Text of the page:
Jon Snow – the most horrible person, but one who is worth fighting for

Jon Snow – the symbol of the man, the role model. The hero Jon, who wanted to do the right thing and faced the most difficult decisions. The eternally wronged Jon, for whom we had to suffer no matter what happened to him. The lower nobody Jon who betrayed everyone in his life. The ever continuing Jon who never changed his role at any point. Jon who was the front line of the most challenging battle between greatness and nothingness.

Jon Snow is the most archetypal main character. This image is present in every popular plot. But in Game of Thrones specifically, it is pushed to the extreme because of the length and influence of the series, and because of the many specific choices that Jon faces. That’s why the messages that are conveyed through him resonate very strongly in every person’s mind.

The hero Jon has become precisely a symbol of the human being. His purpose is for the reader/viewer to identify with him. He does not have any overly distinctive qualities that would somehow differentiate him from the common idea of man. At the same time, the qualities attributed to him – goodness, honesty, responsibility, courage – are those that are most highly valued.

Jon was a plummeting nothing, dissolving along the levels of the plot. He wandered through empty corridors, unable to make any independent decision. He was forever playing the victim and never daring to take his life into his own hands. He was boring and predictable by nature. He was a slave to the circumstances and always did what external factors demanded of him. He had an obsession to kneel – before Stannis, before Daenerys, before Bran, trampling on his own dignity. He pretended to have values, but set out to implement none of them. He had no opinion on anything and hid behind words like “right” and “moral.” He didn’t love anyone – neither Deneris, nor Ygritte, nor Ned, etc.

In the short version, he betrayed his family by going to the Night’s Watch. Then he betrayed the Night’s Watch by wanting to return to Winterfell. He betrayed his brothers again by joining the savages in more than just a pretense. He betrayed the savages and Mance by returning to the Wall. He betrayed his vow with Ygritte and betrayed Ygritte with his vow. He betrayed the Night’s Watch by helping Stannis. He betrayed Sansa by not wanting to help her, and then betrayed the Night’s Watch once again by deciding to fight Ramsay. By recognizing Daenerys as Queen, he betrayed the North, as well as every single person in the kingdom, with special mention to Ned, Robb, Catelyn, Sansa, Arya, and even Cersei. Obviously only Daenerys was left at the end, so he betrayed her along with all her allies.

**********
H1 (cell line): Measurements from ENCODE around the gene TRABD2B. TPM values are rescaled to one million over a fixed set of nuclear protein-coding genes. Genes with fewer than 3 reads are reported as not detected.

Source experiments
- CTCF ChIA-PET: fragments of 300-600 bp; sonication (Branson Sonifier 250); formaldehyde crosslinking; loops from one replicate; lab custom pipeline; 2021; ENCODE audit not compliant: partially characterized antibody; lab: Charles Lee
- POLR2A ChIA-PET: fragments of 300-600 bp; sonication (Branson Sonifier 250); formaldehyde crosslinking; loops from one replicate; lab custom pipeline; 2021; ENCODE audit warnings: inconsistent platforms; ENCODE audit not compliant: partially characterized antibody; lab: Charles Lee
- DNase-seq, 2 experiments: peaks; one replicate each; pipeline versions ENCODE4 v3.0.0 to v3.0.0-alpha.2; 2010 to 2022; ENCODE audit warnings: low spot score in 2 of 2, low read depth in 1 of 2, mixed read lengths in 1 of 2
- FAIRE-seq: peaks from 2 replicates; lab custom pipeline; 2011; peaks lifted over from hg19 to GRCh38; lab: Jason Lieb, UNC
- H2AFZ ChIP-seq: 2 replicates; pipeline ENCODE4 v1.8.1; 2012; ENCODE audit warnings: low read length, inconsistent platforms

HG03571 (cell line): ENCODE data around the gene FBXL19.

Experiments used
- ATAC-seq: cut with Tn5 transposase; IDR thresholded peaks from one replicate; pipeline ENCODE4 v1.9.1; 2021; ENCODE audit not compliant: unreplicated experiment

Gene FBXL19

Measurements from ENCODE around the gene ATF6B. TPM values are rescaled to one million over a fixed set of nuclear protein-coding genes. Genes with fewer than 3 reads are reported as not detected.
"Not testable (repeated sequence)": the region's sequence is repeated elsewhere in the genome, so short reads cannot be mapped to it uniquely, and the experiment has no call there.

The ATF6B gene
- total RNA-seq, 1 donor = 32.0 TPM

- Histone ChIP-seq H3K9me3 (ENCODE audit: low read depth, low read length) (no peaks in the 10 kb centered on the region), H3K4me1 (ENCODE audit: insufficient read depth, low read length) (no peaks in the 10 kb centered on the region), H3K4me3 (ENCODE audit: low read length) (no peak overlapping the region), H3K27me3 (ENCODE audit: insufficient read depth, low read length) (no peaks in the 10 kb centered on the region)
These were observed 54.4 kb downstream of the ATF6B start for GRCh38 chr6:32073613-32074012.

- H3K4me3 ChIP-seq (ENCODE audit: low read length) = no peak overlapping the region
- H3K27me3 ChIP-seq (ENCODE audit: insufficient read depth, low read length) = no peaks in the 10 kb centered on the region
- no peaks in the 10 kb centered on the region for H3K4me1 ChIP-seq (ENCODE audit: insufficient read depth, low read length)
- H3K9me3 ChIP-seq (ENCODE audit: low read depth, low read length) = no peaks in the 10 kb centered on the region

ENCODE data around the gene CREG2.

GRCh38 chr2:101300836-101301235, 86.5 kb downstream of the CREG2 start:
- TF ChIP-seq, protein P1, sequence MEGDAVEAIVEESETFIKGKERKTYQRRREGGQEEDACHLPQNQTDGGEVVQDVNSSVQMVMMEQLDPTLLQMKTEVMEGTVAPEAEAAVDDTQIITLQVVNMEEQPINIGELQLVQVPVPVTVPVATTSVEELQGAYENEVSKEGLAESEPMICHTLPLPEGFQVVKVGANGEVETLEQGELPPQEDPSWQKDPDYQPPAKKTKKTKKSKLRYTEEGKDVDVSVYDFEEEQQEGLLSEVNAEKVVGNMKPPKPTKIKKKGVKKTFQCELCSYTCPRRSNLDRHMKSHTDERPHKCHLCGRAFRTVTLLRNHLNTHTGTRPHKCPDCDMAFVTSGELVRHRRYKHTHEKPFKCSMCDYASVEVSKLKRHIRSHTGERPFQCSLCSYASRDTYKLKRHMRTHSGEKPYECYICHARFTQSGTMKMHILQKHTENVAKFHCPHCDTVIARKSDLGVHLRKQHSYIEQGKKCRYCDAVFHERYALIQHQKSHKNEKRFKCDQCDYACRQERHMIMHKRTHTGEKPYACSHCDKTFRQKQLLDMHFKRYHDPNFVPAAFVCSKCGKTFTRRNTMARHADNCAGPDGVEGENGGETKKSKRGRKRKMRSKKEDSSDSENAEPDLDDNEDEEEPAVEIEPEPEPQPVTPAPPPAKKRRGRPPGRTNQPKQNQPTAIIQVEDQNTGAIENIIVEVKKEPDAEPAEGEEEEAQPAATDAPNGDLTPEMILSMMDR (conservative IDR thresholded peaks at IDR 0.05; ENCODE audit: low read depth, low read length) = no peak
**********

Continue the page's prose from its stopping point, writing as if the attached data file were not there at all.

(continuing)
Jon is neither faithful nor brave, nor worthy. He made no choices with backbone, but allowed himself to be pressured by circumstances and public opinion. And the only positive quality he has is that he is Jon – the one everyone instinctively likes and supports.

Whatever ending they chose for Jon would have been banal and horrible – marrying Daenerys, becoming king himself, dying heroically, etc. But they chose the only one that makes the living stand silent in horror. The creators of the show were aware that they could not afford either happy or tragic ending, because there would be some action or emotion in both. That’s why it was nothing. Jon was doomed to be a nobody forever, to do nothing and just stand alone with no development. In a murdered reality where all the superhumans had fallen, Jon was the only human left. And only he would have the chance to bring some change, but all doors were barred to him. And before he could bear his fate, of course, he had to kneel before the all-encompassing Nothing, Bran. It was a symbolic scene in which the Human bowed before his greatest Enemy and ceded the world to him.

But Jon is the human, and that drives a stake through the heart of all humanity. So he deserved better and at least a chance to rise. If he was the one to find the overman in himself, then the world would go on a very different path. Of course, his creators wouldn’t allow that.

In the end, everyone is faced with an option – accept the way Game of Thrones portrayed Jon or object to the lies, standing up for their own dignity as a human being. Jon would take any step of that downfall, but even then he is one of us. And that is why I say no, I don’t accept it, and I say that Jon must be respected and protected from the enemies of humanity.

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